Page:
Rats are ever-present in the world of Dishonored, but Karnaca also has another threat in the form of bloodflies.

An Assassin’s Tools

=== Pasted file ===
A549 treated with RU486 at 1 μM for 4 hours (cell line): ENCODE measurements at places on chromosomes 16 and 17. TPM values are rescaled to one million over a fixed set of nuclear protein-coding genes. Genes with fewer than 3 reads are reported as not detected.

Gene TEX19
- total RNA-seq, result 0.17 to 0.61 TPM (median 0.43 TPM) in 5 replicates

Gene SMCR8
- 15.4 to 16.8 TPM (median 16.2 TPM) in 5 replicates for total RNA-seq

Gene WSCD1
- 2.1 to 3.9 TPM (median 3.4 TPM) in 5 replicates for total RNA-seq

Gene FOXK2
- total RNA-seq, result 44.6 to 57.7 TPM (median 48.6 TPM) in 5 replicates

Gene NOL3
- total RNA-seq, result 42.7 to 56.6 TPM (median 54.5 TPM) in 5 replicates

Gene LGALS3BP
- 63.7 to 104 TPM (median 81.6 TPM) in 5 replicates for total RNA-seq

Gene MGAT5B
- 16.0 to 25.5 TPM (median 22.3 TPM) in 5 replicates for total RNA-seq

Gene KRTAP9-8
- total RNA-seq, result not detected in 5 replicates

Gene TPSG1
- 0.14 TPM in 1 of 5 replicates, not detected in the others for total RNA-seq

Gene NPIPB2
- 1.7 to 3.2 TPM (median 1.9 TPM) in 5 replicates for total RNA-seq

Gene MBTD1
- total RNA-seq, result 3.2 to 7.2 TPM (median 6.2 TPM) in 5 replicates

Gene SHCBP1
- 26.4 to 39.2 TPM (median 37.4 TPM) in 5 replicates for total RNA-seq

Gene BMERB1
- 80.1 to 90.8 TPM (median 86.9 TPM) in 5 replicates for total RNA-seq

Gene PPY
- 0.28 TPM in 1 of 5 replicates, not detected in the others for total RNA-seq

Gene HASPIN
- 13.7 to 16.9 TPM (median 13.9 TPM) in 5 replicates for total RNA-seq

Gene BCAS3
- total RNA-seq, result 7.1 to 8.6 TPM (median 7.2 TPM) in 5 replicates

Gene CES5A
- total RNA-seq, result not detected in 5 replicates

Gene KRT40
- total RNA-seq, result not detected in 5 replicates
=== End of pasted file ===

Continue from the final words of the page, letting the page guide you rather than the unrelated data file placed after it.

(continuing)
Part of what made the original Dishonored such a fresh experience, was its unprecedented player choice. You could clear the entire game without killing a soul, and it was this kind of player freedom that made Dishonored as good as it was, and Dishonored 2 takes it to the next level. The first choice you make in Dishonored 2 is definitely the biggest, as it determines who you’ll play as for the 8-10 hour campaign, consequently locking you into that characters set of powers for that playthrough. Naturally, I played as Emily for my first playthrough due to Corvo being mostly the same as he is in the original, and if you have played the original, I urge you to play through as Emily first, as her powers are entirely unique and different to Corvo’s. Choice only goes further from there however, with multiple pathways and options for players to take. You can go guns blazing, destroying and killing everyone in sight, or you can go through the entire game without spilling any blood at all. Both play styles are just as rewarding as the other, and both have negative or positive outcomes on the world around you. Powers this time around are just as entertaining to use as they were in the original, whether it be Emily’s ability to summon a doppelganger of herself, link the fates of two unfortunate enemies, or Corvo’s returning ability to freeze time and summon rats, Dishonored 2 never makes you feel like you’re playing it wrong, and player choice once again takes a front seat. The openness of the levels is also extremely nice and exploring each one is always enticing, further expanding the environment and feel of the world. Once again, runes can be collected to upgrade your powers, and bone charms can be found to gain various buffs. One thing that stood out to me consistently across both of my playthroughs, was the incredible level design and verticality found in each mission. Whether you’re exploring the docks of Karnaca, or the twisted halls of the Clockwork Mansion, each individual mission feels unique and of its own. It was an absolute pleasure to navigate each and every environment, and the verticality of each level is unprecedented. Much like the environments, the missions are incredibly varied as well, ranging from missions involving time travel, to others involving the supernatural side of Dishonored’s world. Various tools make a return from the original too, such as the crossbow and pistol, with new items such as various new crossbow darts. It’s truly fantastic stuff, and I enjoyed every second I spent playing Dishonored 2.